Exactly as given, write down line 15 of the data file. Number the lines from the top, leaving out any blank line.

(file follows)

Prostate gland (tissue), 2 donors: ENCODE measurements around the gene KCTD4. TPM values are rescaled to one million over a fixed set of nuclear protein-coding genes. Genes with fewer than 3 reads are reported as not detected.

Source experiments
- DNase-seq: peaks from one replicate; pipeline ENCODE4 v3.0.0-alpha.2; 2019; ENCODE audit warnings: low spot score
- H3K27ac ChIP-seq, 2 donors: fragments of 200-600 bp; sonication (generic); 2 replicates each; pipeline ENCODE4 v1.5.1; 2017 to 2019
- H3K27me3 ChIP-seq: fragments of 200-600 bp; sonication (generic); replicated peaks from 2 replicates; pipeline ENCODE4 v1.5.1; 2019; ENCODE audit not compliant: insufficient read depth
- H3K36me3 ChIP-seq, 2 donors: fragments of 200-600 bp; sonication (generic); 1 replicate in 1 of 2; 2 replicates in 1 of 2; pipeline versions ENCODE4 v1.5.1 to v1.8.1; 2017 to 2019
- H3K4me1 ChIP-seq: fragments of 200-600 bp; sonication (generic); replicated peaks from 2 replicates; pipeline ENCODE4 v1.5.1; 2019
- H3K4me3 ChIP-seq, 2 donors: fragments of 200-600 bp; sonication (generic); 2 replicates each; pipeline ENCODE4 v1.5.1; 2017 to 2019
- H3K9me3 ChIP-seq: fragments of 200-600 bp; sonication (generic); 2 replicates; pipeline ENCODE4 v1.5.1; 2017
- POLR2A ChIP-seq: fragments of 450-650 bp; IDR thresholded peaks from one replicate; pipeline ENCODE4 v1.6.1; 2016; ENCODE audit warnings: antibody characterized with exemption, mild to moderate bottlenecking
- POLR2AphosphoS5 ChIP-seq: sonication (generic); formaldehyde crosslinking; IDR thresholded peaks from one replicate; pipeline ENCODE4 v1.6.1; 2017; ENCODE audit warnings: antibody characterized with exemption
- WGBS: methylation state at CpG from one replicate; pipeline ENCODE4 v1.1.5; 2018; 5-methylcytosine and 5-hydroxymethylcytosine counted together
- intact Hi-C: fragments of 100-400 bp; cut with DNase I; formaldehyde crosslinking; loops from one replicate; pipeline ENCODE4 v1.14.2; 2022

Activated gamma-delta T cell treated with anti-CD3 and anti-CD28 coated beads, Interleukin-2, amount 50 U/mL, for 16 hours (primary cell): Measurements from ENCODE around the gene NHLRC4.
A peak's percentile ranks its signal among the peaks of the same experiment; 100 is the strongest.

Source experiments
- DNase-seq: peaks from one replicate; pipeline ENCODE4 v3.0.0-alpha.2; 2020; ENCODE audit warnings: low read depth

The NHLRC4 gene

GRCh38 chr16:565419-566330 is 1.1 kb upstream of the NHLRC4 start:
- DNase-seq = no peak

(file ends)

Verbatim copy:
A peak's percentile ranks its signal among the peaks of the same experiment; 100 is the strongest.